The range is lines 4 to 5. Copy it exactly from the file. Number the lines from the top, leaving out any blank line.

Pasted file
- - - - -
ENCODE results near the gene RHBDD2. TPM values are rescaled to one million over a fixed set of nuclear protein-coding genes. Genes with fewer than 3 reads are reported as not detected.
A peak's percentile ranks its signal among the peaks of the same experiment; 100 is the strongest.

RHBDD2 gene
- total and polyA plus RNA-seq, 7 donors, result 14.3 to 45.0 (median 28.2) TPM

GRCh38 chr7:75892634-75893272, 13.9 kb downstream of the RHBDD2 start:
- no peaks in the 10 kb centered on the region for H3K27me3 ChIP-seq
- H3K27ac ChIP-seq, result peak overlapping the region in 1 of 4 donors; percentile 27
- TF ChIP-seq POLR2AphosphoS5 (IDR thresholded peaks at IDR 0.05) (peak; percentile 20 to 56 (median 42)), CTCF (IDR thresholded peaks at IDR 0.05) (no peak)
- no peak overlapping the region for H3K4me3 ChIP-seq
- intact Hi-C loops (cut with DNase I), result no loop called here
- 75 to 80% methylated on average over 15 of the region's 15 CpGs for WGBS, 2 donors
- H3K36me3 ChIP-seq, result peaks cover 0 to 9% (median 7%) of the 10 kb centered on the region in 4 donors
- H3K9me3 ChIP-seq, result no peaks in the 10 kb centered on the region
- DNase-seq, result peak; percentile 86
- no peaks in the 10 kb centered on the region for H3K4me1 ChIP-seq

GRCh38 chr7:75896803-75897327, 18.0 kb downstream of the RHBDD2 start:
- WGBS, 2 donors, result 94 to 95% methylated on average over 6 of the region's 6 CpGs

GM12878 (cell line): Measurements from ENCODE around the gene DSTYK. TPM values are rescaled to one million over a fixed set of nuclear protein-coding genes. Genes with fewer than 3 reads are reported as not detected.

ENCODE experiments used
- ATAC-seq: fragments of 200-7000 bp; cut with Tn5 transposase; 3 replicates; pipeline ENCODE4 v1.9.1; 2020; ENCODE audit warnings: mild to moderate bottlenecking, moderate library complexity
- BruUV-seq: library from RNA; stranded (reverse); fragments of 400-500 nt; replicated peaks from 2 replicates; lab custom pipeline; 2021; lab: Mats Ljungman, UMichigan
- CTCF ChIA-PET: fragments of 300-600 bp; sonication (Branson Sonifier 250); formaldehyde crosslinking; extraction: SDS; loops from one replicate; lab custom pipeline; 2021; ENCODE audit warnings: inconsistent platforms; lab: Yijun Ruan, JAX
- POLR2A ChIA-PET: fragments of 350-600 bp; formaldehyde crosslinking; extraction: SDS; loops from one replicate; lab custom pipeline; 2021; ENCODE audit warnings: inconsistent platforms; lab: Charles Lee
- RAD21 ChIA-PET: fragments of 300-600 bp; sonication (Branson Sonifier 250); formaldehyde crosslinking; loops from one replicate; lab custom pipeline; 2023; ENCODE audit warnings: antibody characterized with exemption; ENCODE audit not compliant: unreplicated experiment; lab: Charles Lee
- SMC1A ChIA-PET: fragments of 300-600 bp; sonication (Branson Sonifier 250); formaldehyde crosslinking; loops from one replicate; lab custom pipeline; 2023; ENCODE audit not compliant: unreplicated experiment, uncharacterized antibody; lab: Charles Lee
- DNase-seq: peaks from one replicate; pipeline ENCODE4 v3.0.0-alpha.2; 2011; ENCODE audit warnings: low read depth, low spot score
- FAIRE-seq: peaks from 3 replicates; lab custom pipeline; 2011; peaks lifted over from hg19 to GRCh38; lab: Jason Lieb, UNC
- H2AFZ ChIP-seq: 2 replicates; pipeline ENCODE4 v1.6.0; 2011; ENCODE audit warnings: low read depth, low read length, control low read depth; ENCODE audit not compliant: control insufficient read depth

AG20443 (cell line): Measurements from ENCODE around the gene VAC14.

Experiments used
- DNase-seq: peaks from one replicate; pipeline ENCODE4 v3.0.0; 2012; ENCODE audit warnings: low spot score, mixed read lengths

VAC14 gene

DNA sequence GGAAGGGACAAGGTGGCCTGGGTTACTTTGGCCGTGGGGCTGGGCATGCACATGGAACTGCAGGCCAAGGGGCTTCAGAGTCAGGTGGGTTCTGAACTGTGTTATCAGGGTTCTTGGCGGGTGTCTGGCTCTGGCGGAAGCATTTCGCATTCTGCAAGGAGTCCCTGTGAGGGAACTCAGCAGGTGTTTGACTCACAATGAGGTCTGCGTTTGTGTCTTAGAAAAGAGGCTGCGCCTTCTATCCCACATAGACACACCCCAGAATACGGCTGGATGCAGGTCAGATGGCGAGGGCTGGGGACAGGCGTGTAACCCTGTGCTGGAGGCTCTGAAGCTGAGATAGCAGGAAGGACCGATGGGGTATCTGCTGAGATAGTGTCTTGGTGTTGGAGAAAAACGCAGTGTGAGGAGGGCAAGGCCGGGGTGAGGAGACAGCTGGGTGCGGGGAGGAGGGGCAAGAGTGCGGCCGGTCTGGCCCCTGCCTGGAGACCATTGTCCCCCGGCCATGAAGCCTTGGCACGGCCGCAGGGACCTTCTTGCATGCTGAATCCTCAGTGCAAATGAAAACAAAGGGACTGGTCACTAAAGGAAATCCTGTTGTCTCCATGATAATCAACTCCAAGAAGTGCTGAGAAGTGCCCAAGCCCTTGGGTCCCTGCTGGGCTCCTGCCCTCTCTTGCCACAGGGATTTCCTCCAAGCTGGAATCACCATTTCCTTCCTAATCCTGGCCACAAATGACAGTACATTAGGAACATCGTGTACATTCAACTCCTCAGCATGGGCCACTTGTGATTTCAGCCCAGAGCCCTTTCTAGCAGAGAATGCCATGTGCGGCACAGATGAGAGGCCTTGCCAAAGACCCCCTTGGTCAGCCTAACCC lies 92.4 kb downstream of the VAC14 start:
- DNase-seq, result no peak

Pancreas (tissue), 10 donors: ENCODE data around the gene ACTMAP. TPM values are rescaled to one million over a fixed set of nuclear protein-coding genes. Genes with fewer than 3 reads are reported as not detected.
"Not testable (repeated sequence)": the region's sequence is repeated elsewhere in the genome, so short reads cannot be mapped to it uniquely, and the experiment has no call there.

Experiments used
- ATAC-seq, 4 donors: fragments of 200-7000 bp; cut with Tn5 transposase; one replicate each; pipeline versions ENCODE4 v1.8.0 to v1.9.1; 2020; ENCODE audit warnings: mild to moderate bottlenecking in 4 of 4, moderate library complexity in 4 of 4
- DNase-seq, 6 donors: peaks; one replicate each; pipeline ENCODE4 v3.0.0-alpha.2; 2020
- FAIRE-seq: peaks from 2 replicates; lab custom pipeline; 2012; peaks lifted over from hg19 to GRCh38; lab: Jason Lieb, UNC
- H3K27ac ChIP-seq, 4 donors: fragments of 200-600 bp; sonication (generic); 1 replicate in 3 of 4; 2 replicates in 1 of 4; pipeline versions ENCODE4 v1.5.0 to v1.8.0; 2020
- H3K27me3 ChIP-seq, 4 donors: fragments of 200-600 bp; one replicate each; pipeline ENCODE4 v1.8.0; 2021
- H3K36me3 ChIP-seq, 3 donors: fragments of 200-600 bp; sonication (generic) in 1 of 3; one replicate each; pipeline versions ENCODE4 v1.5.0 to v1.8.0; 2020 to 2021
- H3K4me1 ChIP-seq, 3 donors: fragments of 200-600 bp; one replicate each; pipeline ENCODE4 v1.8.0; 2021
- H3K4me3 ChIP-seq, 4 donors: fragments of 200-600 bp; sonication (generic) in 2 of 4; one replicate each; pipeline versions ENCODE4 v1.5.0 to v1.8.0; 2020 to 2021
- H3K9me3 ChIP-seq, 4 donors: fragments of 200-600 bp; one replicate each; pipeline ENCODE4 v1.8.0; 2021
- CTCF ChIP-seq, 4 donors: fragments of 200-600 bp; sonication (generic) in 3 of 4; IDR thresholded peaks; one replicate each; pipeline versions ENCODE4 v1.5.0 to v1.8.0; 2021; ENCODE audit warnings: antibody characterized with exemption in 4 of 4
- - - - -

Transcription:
- total and polyA plus RNA-seq, 7 donors, result 14.3 to 45.0 (median 28.2) TPM

GRCh38 chr7:75892634-75893272, 13.9 kb downstream of the RHBDD2 start: